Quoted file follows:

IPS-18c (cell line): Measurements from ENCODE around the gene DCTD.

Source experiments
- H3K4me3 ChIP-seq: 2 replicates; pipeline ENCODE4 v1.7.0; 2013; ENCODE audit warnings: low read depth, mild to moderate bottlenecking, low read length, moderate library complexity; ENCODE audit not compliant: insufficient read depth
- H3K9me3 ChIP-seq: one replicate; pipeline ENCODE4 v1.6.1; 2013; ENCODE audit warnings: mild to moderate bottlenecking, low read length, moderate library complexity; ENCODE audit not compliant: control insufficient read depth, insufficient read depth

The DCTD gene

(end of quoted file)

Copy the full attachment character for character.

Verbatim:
IPS-18c (cell line): Measurements from ENCODE around the gene DCTD.

Source experiments
- H3K4me3 ChIP-seq: 2 replicates; pipeline ENCODE4 v1.7.0; 2013; ENCODE audit warnings: low read depth, mild to moderate bottlenecking, low read length, moderate library complexity; ENCODE audit not compliant: insufficient read depth
- H3K9me3 ChIP-seq: one replicate; pipeline ENCODE4 v1.6.1; 2013; ENCODE audit warnings: mild to moderate bottlenecking, low read length, moderate library complexity; ENCODE audit not compliant: control insufficient read depth, insufficient read depth

The DCTD gene